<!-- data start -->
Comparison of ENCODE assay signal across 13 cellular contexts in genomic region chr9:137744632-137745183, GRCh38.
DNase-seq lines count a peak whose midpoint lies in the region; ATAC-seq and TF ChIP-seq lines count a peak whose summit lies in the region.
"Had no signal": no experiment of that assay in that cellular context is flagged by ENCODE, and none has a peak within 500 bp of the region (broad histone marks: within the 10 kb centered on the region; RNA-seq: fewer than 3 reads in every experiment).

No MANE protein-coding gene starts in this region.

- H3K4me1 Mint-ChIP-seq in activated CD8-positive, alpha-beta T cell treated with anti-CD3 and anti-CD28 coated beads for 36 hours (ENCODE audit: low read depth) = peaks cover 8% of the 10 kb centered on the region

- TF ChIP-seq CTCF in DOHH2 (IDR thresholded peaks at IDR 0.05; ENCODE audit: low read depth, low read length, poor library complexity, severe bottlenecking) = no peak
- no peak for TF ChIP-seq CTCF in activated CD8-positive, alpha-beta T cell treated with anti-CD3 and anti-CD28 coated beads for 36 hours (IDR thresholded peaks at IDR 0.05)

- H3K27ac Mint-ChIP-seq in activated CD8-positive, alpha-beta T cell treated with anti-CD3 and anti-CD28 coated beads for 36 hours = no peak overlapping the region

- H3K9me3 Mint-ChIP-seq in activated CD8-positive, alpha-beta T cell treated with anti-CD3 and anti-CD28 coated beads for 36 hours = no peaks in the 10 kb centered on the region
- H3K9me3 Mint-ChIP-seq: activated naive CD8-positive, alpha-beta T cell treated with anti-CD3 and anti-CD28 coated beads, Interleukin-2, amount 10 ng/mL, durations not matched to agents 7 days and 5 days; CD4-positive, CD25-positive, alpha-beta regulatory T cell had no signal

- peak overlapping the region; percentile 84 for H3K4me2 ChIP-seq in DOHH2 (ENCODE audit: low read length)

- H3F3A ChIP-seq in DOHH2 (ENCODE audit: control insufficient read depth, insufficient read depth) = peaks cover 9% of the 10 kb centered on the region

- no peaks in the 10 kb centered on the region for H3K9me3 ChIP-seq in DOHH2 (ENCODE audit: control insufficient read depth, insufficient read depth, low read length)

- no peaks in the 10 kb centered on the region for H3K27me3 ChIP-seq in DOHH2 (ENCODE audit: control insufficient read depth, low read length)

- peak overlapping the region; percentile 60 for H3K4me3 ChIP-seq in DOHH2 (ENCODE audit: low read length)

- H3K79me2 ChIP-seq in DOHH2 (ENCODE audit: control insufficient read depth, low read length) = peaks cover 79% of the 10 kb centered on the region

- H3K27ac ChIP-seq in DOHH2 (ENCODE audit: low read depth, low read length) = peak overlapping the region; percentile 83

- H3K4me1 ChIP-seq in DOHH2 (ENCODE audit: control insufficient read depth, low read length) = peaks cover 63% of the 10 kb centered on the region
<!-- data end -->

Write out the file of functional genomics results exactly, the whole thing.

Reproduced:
Comparison of ENCODE assay signal across 13 cellular contexts in genomic region chr9:137744632-137745183, GRCh38.
DNase-seq lines count a peak whose midpoint lies in the region; ATAC-seq and TF ChIP-seq lines count a peak whose summit lies in the region.
"Had no signal": no experiment of that assay in that cellular context is flagged by ENCODE, and none has a peak within 500 bp of the region (broad histone marks: within the 10 kb centered on the region; RNA-seq: fewer than 3 reads in every experiment).

No MANE protein-coding gene starts in this region.

- H3K4me1 Mint-ChIP-seq in activated CD8-positive, alpha-beta T cell treated with anti-CD3 and anti-CD28 coated beads for 36 hours (ENCODE audit: low read depth) = peaks cover 8% of the 10 kb centered on the region

- TF ChIP-seq CTCF in DOHH2 (IDR thresholded peaks at IDR 0.05; ENCODE audit: low read depth, low read length, poor library complexity, severe bottlenecking) = no peak
- no peak for TF ChIP-seq CTCF in activated CD8-positive, alpha-beta T cell treated with anti-CD3 and anti-CD28 coated beads for 36 hours (IDR thresholded peaks at IDR 0.05)

- H3K27ac Mint-ChIP-seq in activated CD8-positive, alpha-beta T cell treated with anti-CD3 and anti-CD28 coated beads for 36 hours = no peak overlapping the region

- H3K9me3 Mint-ChIP-seq in activated CD8-positive, alpha-beta T cell treated with anti-CD3 and anti-CD28 coated beads for 36 hours = no peaks in the 10 kb centered on the region
- H3K9me3 Mint-ChIP-seq: activated naive CD8-positive, alpha-beta T cell treated with anti-CD3 and anti-CD28 coated beads, Interleukin-2, amount 10 ng/mL, durations not matched to agents 7 days and 5 days; CD4-positive, CD25-positive, alpha-beta regulatory T cell had no signal

- peak overlapping the region; percentile 84 for H3K4me2 ChIP-seq in DOHH2 (ENCODE audit: low read length)

- H3F3A ChIP-seq in DOHH2 (ENCODE audit: control insufficient read depth, insufficient read depth) = peaks cover 9% of the 10 kb centered on the region

- no peaks in the 10 kb centered on the region for H3K9me3 ChIP-seq in DOHH2 (ENCODE audit: control insufficient read depth, insufficient read depth, low read length)

- no peaks in the 10 kb centered on the region for H3K27me3 ChIP-seq in DOHH2 (ENCODE audit: control insufficient read depth, low read length)

- peak overlapping the region; percentile 60 for H3K4me3 ChIP-seq in DOHH2 (ENCODE audit: low read length)

- H3K79me2 ChIP-seq in DOHH2 (ENCODE audit: control insufficient read depth, low read length) = peaks cover 79% of the 10 kb centered on the region

- H3K27ac ChIP-seq in DOHH2 (ENCODE audit: low read depth, low read length) = peak overlapping the region; percentile 83

- H3K4me1 ChIP-seq in DOHH2 (ENCODE audit: control insufficient read depth, low read length) = peaks cover 63% of the 10 kb centered on the region